illustration 2: example of a ‘Do > Have > Be’ orientation of my earlier life 

Up until my early 40s, I was living the by the ‘do > have > be’ equation. It was unknowingly, as a habit of life’s inertia. More so, when I looked around me, I found examples of people who did not necessarily enjoy good health, nor financial prosperity or outstanding achievements, and yet seemed calm and composed and generally satisfied with their life. What makes the difference?

As I have learned and experienced through my journey, this somewhat elusive differentiating characteristic of life is known as ‘Being’. ‘Being’, as in ‘human being’ and ‘well-being’, is the subjective way we experience life. It is nature or essence of who we are. The simplest and most practical way to define my ‘Being’ is to ask, “Who do people meet when they meet me?”, or in other words, “What do people sense in my presence?”. For example, safe and relaxed or stressed and alert.

We use the same words to describe “Feeling” and “Being”, but in fact they are quite different. Feelings are fleeting sentiments while ‘Being’ is substantial and enduring. For example, food can make us feel good and compensate temporarily for feeling bored or lonely, but it cannot fill the enduring distress of being lonely or being empty - hence the phenomena of emotional eating. Another example is feeling secure versus being secure - events such as earning a career advance or closing an excellent business transaction can feel great and have us temporarily feeling secure, but it’s just a matter of time until we feel the need for more.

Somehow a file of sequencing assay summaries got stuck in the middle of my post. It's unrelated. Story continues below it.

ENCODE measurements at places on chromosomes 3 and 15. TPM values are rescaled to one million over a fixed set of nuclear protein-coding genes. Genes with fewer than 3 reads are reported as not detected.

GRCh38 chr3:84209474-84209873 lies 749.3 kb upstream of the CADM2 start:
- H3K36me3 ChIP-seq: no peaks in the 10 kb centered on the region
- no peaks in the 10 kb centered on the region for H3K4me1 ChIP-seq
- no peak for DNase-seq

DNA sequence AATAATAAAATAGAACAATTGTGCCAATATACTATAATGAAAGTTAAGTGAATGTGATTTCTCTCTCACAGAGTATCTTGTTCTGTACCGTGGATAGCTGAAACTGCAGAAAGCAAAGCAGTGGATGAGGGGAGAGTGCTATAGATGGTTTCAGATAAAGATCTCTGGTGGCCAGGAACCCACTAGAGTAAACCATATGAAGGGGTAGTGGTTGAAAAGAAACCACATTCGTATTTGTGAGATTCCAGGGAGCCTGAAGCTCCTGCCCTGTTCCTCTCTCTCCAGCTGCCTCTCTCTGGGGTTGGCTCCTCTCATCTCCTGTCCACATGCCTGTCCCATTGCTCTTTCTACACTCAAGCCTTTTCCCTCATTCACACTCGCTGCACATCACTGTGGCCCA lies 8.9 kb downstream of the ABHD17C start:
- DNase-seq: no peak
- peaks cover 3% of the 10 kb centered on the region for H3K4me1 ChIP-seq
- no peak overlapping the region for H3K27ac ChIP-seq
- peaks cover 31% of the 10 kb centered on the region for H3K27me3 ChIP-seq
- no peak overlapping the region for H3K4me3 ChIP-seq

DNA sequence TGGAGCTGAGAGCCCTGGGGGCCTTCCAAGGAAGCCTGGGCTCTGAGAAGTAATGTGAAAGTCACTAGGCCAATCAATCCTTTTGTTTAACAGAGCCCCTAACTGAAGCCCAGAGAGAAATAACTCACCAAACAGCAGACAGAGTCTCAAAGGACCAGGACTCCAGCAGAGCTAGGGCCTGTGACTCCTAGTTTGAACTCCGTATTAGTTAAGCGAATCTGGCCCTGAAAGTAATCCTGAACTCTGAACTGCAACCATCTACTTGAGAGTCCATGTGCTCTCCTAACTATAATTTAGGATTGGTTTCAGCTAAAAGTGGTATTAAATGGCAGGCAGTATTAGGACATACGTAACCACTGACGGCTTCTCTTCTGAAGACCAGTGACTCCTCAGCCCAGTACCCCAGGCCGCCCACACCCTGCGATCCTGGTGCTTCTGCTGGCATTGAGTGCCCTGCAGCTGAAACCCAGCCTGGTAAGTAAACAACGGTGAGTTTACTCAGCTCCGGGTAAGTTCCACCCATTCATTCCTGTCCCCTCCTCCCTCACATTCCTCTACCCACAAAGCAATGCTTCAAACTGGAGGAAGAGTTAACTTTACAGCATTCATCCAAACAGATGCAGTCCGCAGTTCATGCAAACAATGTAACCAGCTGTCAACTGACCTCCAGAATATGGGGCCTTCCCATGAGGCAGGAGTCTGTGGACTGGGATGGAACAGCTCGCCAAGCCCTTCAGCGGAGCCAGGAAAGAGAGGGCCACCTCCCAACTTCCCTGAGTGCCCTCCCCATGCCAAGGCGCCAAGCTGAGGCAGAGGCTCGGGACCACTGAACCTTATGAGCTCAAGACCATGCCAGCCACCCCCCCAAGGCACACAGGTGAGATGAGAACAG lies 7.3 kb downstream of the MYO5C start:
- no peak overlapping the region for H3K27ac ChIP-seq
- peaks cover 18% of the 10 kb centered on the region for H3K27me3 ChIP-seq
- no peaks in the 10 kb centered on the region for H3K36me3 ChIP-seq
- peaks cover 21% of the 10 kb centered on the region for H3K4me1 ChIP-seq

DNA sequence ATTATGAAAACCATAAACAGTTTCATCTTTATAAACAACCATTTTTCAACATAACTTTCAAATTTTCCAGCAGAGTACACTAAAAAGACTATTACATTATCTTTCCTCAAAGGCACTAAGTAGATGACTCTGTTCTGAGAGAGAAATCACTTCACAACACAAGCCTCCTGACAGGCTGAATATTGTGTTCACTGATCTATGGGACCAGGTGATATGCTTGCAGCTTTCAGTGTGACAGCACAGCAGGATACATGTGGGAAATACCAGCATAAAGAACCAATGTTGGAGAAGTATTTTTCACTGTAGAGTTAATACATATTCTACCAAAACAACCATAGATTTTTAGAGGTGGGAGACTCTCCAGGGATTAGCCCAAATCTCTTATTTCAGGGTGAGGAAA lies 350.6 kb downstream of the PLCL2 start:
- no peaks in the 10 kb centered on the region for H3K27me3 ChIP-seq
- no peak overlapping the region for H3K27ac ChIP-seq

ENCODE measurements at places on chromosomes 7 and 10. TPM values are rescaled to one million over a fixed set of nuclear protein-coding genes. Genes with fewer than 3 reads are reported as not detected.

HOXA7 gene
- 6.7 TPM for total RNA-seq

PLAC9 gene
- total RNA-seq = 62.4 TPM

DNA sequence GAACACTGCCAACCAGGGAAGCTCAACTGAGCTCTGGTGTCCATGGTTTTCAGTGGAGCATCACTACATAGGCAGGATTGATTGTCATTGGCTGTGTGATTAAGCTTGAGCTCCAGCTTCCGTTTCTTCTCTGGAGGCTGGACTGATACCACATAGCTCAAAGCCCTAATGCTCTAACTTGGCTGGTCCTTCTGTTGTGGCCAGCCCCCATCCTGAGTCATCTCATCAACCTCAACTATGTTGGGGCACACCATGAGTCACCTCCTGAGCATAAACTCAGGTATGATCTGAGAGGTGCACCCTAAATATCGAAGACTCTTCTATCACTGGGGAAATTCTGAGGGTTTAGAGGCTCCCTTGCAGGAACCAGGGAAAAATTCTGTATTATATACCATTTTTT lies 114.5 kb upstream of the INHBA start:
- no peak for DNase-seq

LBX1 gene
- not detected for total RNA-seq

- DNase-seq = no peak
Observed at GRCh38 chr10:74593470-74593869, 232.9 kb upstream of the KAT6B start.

As social beings, we can sense the being of others, and others can sense it in us. We can try to disguise or pretend an alternate being, but our demeanor, body language, tone of voice, eye contact, our vitality and several other subtle signals radiate our true ‘Being’. ‘Being’ is omnipresent, it transcends cultures and languages. Babies can sense others ‘Being’ long before they can understand spoken language.

Our own sense of ‘Being’ reflects upon the quality of our life, moment by moment, with every breath we take. Our ‘Being’ reflects on our relationships and as such it reflects on the long term and enduring outcomes of our interactions. To improve our quality of life is to develop our awareness of our own ‘Being’. Transforming our ‘Being’ is possible by turning our attention inwards, rather than focusing outwards. Attributing our quality of life to circumstances, to other people or to things we have or don’t have displaces our focus and hinders the transformation. This can be hard to accept, especially for someone like me - a rational, science oriented engineer. So I took the time to experience and verify enduring results before I felt confident to publish this post.

To transform my being ‘insecure’ I diverted my attention from my position, my salary, my boss, my age, my assets, my achievements, the trends in my industry, employment vs.age statistics and numerous other exterior distractions. Instead, I looked at what ‘Being Secure’ meant to me. What were my fears and beliefs about life’s perils and difficulties and the gap between feeling secure and being secure. Some of this research was done by intellectual questioning and reasoning, but understanding alone does not invoke transformation. Knowing our boundaries and understanding their origins does not dismantle them, for they are conditioned in us since childhood and teen experiences. We grow to observe and interpret the world through our conditioning, it is like the tinted lenses through which we gaze at the world. Our thought patterns and habits become well established through years of repetition, layer upon layer..